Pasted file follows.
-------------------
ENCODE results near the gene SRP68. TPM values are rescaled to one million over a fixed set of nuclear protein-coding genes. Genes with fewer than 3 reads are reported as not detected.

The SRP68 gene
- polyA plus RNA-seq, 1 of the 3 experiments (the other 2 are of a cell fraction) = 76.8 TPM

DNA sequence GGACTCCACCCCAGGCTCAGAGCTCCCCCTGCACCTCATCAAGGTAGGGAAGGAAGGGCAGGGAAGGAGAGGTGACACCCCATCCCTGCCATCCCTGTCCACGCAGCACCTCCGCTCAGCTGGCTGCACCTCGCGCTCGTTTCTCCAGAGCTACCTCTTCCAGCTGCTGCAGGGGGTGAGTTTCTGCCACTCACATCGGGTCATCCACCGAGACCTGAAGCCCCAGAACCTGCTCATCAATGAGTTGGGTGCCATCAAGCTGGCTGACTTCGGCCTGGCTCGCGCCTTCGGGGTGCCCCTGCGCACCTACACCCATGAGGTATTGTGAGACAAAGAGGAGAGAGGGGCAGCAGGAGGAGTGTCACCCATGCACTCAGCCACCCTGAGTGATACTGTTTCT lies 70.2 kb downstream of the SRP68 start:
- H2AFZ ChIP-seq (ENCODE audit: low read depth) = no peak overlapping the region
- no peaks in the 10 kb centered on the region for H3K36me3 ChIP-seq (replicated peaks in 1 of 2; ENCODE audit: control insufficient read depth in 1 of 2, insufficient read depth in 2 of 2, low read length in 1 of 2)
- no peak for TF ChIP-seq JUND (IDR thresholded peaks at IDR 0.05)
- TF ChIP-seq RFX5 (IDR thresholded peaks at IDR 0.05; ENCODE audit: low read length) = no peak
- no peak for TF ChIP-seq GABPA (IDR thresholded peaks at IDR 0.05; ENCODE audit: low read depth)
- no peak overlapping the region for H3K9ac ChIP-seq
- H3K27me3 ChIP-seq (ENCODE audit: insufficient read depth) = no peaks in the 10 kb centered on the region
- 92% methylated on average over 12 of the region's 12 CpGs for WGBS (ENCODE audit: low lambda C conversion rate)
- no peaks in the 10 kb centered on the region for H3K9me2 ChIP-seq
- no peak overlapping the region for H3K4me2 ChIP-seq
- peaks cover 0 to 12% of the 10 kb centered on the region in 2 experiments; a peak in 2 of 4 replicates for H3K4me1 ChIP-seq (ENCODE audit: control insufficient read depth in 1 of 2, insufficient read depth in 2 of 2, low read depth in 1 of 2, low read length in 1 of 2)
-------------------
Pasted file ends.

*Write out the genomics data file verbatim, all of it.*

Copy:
ENCODE results near the gene SRP68. TPM values are rescaled to one million over a fixed set of nuclear protein-coding genes. Genes with fewer than 3 reads are reported as not detected.

The SRP68 gene
- polyA plus RNA-seq, 1 of the 3 experiments (the other 2 are of a cell fraction) = 76.8 TPM

DNA sequence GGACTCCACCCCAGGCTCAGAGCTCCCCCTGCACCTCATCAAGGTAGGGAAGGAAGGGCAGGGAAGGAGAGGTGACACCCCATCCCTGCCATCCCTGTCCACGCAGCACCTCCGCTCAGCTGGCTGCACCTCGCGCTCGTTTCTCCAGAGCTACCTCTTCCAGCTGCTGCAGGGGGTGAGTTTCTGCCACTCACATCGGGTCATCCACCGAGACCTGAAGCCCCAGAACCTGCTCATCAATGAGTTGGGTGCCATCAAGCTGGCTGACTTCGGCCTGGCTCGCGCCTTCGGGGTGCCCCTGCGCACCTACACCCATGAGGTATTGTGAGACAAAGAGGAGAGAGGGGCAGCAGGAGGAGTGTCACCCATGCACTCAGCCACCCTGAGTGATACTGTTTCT lies 70.2 kb downstream of the SRP68 start:
- H2AFZ ChIP-seq (ENCODE audit: low read depth) = no peak overlapping the region
- no peaks in the 10 kb centered on the region for H3K36me3 ChIP-seq (replicated peaks in 1 of 2; ENCODE audit: control insufficient read depth in 1 of 2, insufficient read depth in 2 of 2, low read length in 1 of 2)
- no peak for TF ChIP-seq JUND (IDR thresholded peaks at IDR 0.05)
- TF ChIP-seq RFX5 (IDR thresholded peaks at IDR 0.05; ENCODE audit: low read length) = no peak
- no peak for TF ChIP-seq GABPA (IDR thresholded peaks at IDR 0.05; ENCODE audit: low read depth)
- no peak overlapping the region for H3K9ac ChIP-seq
- H3K27me3 ChIP-seq (ENCODE audit: insufficient read depth) = no peaks in the 10 kb centered on the region
- 92% methylated on average over 12 of the region's 12 CpGs for WGBS (ENCODE audit: low lambda C conversion rate)
- no peaks in the 10 kb centered on the region for H3K9me2 ChIP-seq
- no peak overlapping the region for H3K4me2 ChIP-seq
- peaks cover 0 to 12% of the 10 kb centered on the region in 2 experiments; a peak in 2 of 4 replicates for H3K4me1 ChIP-seq (ENCODE audit: control insufficient read depth in 1 of 2, insufficient read depth in 2 of 2, low read depth in 1 of 2, low read length in 1 of 2)